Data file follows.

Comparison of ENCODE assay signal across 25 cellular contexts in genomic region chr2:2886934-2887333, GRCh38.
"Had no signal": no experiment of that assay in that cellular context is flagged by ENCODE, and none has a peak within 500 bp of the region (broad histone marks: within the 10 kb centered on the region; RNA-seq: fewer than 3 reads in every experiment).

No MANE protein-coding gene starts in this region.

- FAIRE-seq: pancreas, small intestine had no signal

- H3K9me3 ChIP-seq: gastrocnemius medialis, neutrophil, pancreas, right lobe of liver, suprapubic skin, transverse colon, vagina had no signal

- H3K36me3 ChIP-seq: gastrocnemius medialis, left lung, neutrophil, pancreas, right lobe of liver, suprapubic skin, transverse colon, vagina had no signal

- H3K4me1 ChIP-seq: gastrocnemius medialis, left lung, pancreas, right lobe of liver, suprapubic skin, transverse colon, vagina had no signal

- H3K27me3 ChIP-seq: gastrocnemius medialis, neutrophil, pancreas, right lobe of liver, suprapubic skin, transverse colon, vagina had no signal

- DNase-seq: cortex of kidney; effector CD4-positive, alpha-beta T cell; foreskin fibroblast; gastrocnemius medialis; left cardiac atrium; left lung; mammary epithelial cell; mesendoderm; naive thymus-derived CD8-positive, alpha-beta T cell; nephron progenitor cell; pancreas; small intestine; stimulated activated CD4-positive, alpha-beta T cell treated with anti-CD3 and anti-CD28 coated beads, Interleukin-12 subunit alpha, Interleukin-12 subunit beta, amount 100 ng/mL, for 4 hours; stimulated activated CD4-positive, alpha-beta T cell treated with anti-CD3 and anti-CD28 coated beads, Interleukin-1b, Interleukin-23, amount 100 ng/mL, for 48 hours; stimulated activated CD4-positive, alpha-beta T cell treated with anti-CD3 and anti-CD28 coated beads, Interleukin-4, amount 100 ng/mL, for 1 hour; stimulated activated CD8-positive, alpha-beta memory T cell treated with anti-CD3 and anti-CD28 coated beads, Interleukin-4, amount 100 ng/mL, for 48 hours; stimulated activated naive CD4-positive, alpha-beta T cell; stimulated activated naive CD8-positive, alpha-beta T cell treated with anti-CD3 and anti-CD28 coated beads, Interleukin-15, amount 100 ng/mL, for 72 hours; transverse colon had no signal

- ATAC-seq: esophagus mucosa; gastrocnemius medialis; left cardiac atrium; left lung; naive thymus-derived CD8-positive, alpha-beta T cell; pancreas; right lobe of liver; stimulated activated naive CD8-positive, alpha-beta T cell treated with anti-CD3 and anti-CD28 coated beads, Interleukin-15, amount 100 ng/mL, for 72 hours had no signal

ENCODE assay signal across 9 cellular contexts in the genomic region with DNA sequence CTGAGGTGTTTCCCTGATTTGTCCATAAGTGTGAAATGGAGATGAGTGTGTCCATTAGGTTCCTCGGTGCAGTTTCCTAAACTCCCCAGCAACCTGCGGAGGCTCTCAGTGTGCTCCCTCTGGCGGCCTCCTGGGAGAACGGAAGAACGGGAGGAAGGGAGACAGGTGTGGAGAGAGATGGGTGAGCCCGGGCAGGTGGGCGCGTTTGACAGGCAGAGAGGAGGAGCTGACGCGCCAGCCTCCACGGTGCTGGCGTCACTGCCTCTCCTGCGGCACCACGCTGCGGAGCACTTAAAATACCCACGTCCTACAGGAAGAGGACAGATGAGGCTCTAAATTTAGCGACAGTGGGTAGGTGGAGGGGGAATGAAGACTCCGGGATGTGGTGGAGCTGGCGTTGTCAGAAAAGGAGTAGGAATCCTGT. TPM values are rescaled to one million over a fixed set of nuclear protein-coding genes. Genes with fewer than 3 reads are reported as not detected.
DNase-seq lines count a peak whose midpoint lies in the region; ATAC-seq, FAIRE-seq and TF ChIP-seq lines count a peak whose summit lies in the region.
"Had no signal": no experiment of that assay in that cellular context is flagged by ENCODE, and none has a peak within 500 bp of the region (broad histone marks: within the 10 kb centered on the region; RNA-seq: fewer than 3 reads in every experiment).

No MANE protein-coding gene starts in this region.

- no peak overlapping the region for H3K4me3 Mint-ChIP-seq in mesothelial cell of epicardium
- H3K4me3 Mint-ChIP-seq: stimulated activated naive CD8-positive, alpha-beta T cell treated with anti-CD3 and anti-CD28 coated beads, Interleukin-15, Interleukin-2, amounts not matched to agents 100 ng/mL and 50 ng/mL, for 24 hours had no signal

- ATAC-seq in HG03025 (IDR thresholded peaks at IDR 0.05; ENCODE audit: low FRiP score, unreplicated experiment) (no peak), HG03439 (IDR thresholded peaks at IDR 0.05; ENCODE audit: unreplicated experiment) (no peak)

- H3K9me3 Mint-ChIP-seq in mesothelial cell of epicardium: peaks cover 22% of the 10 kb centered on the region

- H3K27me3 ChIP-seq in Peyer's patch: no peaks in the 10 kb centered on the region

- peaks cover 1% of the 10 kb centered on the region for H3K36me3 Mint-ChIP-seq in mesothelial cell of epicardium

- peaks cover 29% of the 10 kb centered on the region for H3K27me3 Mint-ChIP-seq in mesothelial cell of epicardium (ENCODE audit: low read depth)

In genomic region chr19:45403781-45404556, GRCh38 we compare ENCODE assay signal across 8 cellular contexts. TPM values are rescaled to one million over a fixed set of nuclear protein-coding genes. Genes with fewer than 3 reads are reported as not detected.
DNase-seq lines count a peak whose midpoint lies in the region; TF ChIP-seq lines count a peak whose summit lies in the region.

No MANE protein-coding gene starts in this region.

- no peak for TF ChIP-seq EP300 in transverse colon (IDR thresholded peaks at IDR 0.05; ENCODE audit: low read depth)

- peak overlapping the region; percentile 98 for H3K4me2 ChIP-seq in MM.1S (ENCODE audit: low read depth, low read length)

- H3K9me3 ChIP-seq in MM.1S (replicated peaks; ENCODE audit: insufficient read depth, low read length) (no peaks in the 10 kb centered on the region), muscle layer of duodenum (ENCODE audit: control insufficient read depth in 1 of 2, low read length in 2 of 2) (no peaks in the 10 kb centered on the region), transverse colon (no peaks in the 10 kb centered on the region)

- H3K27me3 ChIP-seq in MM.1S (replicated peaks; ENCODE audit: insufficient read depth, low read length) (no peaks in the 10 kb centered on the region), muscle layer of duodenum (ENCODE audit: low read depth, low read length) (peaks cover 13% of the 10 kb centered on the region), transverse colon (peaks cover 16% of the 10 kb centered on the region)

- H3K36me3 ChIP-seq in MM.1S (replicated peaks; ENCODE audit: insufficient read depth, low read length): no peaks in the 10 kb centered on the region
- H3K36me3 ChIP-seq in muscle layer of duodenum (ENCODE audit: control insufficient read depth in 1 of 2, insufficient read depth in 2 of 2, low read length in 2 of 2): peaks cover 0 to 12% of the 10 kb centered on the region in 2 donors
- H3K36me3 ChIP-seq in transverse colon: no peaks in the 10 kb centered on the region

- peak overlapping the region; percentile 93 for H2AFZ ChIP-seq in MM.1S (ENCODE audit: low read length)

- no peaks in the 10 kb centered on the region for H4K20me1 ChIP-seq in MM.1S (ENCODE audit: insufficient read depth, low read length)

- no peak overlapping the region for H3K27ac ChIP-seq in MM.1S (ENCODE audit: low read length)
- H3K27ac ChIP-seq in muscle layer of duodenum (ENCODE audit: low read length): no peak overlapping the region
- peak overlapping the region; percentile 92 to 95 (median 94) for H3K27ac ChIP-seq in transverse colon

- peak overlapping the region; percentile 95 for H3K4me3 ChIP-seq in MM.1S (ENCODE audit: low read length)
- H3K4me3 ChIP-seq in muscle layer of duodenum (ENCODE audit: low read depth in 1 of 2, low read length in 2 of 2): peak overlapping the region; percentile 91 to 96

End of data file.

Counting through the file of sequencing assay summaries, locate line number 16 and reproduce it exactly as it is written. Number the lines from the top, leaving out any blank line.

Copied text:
- H3K4me3 Mint-ChIP-seq: stimulated activated naive CD8-positive, alpha-beta T cell treated with anti-CD3 and anti-CD28 coated beads, Interleukin-15, Interleukin-2, amounts not matched to agents 100 ng/mL and 50 ng/mL, for 24 hours had no signal